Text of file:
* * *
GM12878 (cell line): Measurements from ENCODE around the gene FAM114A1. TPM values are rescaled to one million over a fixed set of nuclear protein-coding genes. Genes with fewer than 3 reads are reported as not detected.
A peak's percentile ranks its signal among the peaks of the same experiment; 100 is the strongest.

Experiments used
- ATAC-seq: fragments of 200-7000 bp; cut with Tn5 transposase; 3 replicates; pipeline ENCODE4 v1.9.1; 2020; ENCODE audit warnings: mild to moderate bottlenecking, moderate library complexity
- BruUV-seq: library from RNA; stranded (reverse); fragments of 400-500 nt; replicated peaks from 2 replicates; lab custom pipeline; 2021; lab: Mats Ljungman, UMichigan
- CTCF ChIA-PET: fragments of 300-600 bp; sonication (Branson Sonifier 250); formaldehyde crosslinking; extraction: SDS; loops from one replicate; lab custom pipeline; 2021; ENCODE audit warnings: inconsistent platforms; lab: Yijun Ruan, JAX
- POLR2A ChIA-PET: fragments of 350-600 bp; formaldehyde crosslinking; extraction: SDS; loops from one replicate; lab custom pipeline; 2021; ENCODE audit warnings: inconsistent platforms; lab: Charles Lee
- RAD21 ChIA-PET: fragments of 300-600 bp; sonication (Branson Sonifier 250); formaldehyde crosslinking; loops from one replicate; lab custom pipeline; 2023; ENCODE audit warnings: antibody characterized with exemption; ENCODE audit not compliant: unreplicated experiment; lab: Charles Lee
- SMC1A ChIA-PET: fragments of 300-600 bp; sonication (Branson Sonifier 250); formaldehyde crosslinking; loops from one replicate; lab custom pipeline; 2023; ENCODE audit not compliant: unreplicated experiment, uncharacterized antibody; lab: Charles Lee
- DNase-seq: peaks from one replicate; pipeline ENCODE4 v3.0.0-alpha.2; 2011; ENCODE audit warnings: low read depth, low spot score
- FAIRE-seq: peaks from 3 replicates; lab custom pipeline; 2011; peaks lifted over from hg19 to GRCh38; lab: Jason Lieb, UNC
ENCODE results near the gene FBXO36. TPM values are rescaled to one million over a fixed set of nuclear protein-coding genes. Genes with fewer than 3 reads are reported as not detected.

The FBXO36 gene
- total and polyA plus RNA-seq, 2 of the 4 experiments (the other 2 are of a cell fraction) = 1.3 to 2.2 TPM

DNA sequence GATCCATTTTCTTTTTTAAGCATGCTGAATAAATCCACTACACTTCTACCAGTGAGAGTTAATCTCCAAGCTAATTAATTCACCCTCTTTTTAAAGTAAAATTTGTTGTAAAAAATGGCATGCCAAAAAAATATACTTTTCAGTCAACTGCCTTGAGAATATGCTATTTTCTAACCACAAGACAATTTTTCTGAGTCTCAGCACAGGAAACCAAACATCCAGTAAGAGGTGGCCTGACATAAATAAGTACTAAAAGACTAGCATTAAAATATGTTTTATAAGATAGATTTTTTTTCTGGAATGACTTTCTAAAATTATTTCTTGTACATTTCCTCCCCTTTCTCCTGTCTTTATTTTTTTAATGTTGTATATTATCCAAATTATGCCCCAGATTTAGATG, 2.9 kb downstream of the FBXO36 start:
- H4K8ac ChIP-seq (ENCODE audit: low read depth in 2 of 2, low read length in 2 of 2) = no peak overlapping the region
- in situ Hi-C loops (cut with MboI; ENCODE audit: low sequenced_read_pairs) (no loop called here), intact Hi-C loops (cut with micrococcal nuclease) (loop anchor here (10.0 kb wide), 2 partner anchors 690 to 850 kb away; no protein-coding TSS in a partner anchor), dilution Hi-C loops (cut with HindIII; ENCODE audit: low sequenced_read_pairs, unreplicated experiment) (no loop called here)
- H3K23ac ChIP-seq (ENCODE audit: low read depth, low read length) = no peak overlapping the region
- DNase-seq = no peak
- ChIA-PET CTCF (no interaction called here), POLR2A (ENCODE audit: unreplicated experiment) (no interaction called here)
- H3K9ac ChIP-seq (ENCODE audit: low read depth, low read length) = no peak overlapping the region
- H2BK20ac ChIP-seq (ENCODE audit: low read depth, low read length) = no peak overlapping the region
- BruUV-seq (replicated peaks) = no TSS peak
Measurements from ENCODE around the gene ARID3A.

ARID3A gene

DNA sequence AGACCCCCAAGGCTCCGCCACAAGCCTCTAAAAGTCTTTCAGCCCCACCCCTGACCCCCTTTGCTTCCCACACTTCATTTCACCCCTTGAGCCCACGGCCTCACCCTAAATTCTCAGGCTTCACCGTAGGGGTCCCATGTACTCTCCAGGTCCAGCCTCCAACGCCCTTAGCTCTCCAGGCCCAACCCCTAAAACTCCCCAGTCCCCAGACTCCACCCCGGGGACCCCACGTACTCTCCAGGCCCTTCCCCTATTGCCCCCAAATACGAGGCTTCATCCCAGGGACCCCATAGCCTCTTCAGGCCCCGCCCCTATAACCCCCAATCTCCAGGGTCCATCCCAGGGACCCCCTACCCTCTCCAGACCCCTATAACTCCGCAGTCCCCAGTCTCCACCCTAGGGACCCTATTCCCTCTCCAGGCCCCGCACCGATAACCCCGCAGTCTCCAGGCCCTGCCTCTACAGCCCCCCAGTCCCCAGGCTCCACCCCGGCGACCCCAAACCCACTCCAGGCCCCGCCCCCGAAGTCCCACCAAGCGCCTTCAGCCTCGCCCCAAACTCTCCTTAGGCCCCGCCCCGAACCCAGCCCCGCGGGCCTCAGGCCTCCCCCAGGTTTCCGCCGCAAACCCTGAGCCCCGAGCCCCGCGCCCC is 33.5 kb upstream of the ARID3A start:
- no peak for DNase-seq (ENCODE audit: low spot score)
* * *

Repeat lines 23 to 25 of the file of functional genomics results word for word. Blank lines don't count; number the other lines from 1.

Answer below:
- BruUV-seq (replicated peaks) = no TSS peak
Measurements from ENCODE around the gene ARID3A.

ARID3A gene